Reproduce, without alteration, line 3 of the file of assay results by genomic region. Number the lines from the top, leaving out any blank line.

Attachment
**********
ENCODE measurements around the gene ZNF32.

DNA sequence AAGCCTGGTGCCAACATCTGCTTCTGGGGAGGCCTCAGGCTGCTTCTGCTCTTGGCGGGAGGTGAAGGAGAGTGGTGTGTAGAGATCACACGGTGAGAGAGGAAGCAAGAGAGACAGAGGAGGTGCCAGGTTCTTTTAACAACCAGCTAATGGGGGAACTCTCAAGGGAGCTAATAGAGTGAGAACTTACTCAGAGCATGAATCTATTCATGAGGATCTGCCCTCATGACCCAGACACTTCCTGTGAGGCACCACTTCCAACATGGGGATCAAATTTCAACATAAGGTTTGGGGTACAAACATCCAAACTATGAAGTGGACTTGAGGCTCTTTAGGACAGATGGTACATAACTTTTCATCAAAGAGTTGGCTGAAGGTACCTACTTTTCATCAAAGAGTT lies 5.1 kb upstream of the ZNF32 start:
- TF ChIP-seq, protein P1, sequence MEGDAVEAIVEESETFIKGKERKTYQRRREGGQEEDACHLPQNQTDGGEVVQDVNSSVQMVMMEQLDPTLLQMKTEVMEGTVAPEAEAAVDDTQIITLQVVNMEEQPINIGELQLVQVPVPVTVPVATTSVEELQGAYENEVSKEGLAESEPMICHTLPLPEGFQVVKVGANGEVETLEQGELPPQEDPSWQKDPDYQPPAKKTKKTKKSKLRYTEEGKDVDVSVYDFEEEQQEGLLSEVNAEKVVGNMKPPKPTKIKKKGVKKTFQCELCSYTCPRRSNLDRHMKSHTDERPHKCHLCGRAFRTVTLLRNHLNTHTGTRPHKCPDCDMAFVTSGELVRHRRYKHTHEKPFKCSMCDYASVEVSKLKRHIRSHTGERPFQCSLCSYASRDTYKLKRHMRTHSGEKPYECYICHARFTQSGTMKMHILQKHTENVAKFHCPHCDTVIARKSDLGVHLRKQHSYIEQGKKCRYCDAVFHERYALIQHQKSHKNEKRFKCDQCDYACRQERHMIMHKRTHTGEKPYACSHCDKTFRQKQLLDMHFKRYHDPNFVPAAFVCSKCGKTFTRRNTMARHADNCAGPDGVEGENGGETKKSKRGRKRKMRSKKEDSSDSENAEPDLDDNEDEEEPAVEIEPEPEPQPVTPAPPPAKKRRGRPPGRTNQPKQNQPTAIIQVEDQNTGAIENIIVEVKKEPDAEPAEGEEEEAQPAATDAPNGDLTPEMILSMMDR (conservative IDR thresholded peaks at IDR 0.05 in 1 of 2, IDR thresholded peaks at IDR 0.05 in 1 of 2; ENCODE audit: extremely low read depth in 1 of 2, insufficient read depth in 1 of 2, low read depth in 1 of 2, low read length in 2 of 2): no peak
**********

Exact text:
- TF ChIP-seq, protein P1, sequence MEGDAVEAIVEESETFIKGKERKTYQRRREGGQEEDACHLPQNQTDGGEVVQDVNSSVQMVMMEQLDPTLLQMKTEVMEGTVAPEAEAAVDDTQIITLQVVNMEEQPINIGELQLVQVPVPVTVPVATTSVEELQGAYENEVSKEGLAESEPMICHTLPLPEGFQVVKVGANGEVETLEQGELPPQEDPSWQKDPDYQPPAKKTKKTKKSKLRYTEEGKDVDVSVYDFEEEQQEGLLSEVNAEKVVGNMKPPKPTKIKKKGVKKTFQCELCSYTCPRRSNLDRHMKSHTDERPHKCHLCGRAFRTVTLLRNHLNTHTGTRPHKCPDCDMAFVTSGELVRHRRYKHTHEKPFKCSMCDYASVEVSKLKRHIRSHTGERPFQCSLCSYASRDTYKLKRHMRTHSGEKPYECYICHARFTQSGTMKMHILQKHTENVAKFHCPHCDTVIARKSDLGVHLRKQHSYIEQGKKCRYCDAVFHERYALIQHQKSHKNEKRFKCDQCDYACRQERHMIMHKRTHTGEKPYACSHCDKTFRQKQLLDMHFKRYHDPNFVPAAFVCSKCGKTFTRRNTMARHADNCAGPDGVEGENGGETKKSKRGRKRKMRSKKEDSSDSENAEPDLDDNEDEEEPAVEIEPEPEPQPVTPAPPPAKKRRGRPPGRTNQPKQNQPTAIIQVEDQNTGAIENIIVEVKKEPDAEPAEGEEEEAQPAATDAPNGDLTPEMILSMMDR (conservative IDR thresholded peaks at IDR 0.05 in 1 of 2, IDR thresholded peaks at IDR 0.05 in 1 of 2; ENCODE audit: extremely low read depth in 1 of 2, insufficient read depth in 1 of 2, low read depth in 1 of 2, low read length in 2 of 2): no peak